Troglodytes of the First World War
Almost 40 years ago, while I was researching my bestselling First War novel, Chalkhill Blue, I was sent to meet a solid, gruffly spoken little woman who was reputed to know more about the Western Front than anyone alive. Her name was Rose Coombs, a onetime radar operator and employee of the Imperial War Museum who was something of a legend amongst veterans of the war. For years she’d acted as an escort for First World War survivors (all in their eighties or their nineties) to the sites of their old trenches out in Flanders; the only places where they could recapture something of the living hell, the cameraderie and desperate levity that they shared with one another – and with Rose.
When we first met, Rose Coombs had recently retired to a small Sussex bungalow the walls and corridors of which were stacked from floor to ceiling with reference books and maps and photographs relating to the war. It was there that I discovered what the hero of my own book would be likely to have faced when he reached Arras on the Western Front – and what I saw astonished me! The 1917 map of the area which Rose unfolded for me on her kitchen table, showed something more like a decapitated ant-heap than a French city. In place of roads, a complicated network of tunnels wormed through the chalky soil from Arras through a chain of subterranean caverns to the front-line trenches in its western suburbs.
The beginnings of the system dated back to Roman times, when chalk was mined to build the city. Later, the cellars of the Grande Place, known as ‘boves’, had been connected with each other and the mines – and when in the third year of the war the Allies realised they could use the caves for a surprise offensive, it was decided to create a second city underground which would be large enough to conceal an army of up to 25,000 soldiers, and when the time was right to ditch them straight into the German lines.
From the spring of 1916, 500 miners from the New Zealand Division worked with Yorkshire miners round the clock to excavate the space they needed. Fitted with electric lighting, mains water and soyer stoves for heating, the subterranean city eventually included a 700-bed hospital, a sewer and an electric tramway to the front.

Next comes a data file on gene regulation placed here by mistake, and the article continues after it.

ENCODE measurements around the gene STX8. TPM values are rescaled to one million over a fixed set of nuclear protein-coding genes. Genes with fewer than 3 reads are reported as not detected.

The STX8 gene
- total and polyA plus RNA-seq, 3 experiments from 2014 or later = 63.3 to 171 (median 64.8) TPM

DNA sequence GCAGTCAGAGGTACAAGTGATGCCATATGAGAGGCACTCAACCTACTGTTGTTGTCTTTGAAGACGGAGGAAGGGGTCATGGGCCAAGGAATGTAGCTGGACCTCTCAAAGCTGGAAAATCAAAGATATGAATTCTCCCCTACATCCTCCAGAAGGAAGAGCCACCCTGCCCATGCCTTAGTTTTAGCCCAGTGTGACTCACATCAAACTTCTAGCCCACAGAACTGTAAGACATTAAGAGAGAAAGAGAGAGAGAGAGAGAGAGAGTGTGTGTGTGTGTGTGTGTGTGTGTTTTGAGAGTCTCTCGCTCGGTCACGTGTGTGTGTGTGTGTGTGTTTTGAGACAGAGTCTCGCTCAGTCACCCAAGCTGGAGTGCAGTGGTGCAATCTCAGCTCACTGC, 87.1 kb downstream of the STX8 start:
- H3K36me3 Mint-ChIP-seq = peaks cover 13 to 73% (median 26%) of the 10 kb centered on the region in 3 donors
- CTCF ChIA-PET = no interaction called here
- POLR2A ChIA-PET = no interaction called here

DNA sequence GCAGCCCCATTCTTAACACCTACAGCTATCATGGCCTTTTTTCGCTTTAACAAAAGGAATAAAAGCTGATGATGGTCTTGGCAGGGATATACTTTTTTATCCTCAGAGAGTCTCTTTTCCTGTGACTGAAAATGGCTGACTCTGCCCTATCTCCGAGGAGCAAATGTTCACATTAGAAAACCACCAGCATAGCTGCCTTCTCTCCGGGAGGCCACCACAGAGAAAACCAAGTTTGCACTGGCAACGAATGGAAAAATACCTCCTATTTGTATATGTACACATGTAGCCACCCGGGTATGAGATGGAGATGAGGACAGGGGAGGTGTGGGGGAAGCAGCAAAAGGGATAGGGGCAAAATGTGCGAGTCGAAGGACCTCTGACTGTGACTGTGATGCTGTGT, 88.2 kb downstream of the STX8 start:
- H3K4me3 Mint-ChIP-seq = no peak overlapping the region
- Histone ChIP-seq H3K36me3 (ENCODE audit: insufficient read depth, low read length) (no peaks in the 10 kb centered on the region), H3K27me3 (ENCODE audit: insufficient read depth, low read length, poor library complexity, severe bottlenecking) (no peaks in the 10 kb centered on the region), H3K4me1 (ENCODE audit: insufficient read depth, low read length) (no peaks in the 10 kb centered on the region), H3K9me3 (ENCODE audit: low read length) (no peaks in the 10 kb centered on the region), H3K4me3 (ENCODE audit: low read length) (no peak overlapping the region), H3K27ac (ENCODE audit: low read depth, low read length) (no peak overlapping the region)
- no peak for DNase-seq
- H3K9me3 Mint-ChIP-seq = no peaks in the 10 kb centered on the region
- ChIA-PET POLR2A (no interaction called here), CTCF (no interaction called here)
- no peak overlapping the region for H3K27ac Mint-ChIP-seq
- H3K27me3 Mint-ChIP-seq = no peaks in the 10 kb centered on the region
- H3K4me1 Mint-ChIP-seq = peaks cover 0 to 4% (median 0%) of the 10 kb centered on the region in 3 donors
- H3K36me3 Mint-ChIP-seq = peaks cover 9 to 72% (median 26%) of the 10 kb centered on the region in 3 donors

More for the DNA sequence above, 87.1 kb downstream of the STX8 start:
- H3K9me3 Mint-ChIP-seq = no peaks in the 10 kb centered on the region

It was not until 1990 that sections of the Arras tunnels were reopened. But in the year Rose Coombs revealed them to me on her kitchen table they were still a relatively well-kept secret. It was claimed recently that the tunnels snaked through the chalk of Artois for as many as 12 miles. But Rose’s map showed more like 20 miles of them – some marked simply with numbers and initials such as BM67.25 – others offering bizarre directions, via New Oxford Street to India, Burma and Ceylon, or by way of Godley Avenue to Aukland, Guernsey, Gloucester Terrace and Aladdin’s Cave!
It would be good to report that when in April of 1917 the Allies finally surged from the tunnels to overrun the German trenches, the war was near its end. But in fact a German counter-offensive and a further 19 months of fighting were still to come before the Armistice was signed.
That was the larger picture. I used the Arras tunnels in my novel to point up the madness of a situation in which soldiers on opposing sides were able to converse. In Chalkhill Blue I have my hero emerging from a tunnel to the sound of a young German singing from the far side of a crater.
The singing stopped. For a full minute all they could hear was the metallic rattling of the wire, and then a young man’s voice. ‘Hello Tommy.’
They didn’t answer. The caves officer frowned and shook his head at Ned, beckoning him back into the tunnel. But Ned discovered that he wanted to shout back, to offer some kind of reassurance to that frightened boy. ‘Hello Jerry. You’re not a monster are you, and no more am I. We’re people who can sing as well, and dream of other times as you do…’
I read that passage to Rose Coombs for her approval. When she died 8 years later, they took her ashes to be scattered out in Flanders.